This project is focused on defining new mechanistic paradigms for Mycobacterium tuberculosis (Mtb) cell wall. biosynthesis and remodeling, which are essential for cell growth and division. Cell-wall biosynthesis is the target of well-known, critical anti-tuberculars, including isoniazid, cycloserine and ethambutol. We will concentrate on the peptidoglycan (PG) layer of the cell wall, which serves as a meshwork for the structural integrity of the bacillus. Recent progress has identified proteins involved in PG homeostasis either enzymatically (PG hydrolases) or in regulatory roles (PknB, FhaA, and the lipid II flippase). These, along with other cell-wall biosynthetic enzymes, represent potential vulnerabilities that could be exploited for design of new TB drugs. We will take a multidisciplinary, multi-investigator approach enabled by our Core capabilities to address major questions about Mtb cell-wall biogenesis and its regulation.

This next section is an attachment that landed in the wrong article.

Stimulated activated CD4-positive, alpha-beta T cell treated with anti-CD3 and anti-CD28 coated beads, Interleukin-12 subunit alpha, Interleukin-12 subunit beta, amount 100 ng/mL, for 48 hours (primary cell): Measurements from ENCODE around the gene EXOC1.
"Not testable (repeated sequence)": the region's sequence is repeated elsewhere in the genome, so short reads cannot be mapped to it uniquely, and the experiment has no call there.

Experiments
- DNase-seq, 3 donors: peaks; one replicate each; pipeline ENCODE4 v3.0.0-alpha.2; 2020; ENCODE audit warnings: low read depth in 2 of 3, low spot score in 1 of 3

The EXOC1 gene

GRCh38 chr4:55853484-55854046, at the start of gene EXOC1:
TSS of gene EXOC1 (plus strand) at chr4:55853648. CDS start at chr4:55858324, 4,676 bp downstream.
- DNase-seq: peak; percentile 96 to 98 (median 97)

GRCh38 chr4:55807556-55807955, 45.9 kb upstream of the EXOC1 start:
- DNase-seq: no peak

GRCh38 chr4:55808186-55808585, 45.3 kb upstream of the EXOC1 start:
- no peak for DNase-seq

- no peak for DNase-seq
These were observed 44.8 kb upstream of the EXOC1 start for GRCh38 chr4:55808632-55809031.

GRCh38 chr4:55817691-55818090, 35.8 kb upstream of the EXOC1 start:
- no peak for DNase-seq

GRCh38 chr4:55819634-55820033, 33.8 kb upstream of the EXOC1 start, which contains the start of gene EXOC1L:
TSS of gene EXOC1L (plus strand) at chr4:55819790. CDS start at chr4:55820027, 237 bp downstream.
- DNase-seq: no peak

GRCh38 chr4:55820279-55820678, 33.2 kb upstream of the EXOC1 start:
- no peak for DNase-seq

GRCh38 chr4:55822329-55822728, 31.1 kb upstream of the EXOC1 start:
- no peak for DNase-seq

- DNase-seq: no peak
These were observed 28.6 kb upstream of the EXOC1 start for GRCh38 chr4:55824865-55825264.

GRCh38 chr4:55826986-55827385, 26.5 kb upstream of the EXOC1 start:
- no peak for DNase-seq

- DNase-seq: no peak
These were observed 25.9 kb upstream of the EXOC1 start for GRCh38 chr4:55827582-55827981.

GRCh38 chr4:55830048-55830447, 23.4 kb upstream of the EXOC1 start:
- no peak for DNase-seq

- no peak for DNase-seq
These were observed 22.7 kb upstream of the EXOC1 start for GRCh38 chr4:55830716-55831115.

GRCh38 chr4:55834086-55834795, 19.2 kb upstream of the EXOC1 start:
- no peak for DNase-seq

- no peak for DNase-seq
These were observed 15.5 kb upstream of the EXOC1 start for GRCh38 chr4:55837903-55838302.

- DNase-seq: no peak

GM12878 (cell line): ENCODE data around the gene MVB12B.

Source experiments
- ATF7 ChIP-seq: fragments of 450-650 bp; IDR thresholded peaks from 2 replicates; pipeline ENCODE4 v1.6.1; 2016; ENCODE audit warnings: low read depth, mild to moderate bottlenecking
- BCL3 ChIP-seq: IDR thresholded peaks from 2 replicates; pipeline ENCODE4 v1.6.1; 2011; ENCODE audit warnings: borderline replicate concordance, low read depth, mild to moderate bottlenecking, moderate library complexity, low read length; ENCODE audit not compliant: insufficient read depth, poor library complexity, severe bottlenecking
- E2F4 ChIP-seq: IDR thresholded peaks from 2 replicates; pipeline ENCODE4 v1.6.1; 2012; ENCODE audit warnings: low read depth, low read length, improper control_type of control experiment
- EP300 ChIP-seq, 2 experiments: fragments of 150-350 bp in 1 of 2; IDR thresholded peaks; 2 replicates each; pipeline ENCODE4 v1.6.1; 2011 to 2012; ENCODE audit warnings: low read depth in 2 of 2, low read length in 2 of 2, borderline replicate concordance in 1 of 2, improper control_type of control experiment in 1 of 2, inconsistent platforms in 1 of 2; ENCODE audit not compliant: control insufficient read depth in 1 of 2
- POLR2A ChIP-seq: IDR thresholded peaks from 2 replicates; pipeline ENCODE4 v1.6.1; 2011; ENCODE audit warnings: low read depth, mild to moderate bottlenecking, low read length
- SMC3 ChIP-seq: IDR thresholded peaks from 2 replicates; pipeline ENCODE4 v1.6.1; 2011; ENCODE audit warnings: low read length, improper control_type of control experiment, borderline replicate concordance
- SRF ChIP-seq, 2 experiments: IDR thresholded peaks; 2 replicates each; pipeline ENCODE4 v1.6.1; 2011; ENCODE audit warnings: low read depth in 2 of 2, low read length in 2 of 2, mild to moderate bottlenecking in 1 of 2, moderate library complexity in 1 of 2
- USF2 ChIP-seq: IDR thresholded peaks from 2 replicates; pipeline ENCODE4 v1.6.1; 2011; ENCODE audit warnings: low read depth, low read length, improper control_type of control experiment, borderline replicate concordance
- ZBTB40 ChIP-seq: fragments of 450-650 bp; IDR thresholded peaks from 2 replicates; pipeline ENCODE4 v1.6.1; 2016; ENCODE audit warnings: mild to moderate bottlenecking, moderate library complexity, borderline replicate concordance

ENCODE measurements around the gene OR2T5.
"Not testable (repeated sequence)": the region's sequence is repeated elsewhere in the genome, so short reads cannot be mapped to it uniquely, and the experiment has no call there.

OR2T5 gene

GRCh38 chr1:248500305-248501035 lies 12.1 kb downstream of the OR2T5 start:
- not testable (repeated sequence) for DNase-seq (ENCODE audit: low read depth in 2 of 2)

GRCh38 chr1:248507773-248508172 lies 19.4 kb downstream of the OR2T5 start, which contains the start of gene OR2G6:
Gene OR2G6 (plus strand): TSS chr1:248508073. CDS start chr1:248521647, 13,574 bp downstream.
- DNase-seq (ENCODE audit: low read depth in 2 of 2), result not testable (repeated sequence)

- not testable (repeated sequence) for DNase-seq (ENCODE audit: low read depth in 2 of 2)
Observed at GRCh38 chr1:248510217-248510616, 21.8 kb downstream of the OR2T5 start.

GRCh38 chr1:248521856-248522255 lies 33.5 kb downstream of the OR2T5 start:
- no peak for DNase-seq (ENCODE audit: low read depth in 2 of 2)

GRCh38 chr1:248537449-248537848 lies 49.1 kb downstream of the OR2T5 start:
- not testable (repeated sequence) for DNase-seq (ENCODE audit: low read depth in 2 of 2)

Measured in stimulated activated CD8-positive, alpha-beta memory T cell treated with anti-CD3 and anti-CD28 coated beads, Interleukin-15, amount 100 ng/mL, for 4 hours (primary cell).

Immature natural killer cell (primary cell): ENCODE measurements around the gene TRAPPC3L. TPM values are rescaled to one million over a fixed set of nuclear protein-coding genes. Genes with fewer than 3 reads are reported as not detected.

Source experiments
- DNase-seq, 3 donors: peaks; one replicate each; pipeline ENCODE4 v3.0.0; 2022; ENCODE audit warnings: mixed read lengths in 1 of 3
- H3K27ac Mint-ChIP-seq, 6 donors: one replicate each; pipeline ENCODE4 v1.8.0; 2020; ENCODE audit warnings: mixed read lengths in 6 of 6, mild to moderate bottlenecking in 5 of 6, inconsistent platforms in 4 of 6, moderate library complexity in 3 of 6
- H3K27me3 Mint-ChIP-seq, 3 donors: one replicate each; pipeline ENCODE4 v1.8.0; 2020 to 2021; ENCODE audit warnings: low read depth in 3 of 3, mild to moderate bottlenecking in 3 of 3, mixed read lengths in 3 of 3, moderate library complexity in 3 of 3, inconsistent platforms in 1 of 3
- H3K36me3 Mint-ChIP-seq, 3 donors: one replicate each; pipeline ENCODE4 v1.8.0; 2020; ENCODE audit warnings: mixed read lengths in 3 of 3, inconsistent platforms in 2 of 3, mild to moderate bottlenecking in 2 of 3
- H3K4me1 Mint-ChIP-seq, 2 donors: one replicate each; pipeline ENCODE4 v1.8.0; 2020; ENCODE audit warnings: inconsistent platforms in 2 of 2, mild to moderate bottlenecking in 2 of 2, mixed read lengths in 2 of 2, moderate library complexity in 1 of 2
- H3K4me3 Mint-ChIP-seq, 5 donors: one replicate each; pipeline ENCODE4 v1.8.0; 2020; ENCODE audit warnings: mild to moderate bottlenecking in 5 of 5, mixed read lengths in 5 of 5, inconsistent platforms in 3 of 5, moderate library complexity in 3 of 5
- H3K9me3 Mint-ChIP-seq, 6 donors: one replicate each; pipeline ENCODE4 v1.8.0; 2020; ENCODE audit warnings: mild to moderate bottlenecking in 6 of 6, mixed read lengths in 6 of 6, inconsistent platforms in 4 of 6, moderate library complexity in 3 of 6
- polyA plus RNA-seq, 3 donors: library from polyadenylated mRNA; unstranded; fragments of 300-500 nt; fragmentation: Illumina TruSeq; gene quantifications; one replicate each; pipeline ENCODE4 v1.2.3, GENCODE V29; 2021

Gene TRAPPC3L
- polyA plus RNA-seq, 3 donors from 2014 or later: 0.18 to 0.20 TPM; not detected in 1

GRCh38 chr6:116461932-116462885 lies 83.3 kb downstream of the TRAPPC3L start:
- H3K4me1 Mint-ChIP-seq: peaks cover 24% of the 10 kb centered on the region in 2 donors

In Aim 1, we will define new molecular mechanisms of auto-inhibition of PG hydrolases to discover how their toxicity is mitigated.
In Aim 2, we will structurally characterize complexes of active PG hydrolases. To uncover indirect cell-wall vulnerabilities, we also will determine the structures of complexes of regulatory factors that control PG biosynthesis in diverse environments. These studies will uncover for the first time activation mechanisms that control PG integrity.
Aim 3 focuses on determining structures of small-molecule complexes of PG hydrolases and other cell-wall targets to define the basis for subrate- and inhibitor-binding specificity. By testing fundamental hypotheses about cell-wall biosynthetic pathways and regulatory networks, this project sets the stage to develop potent, selective inhibitors of Mtb growth.
The biogenesis of the cell wall and its interaction with the environment are common themes in all of the P01 projects. The successful collaborations of the TBSGC members enable strong synergies with Projects 2 and 3 (which will establish the mechanisms of production of key cell wall lipids). Project 2 (which will investigate drug targets in the cell wall), and Project 4 (which is concerned with transport across the cell wall).
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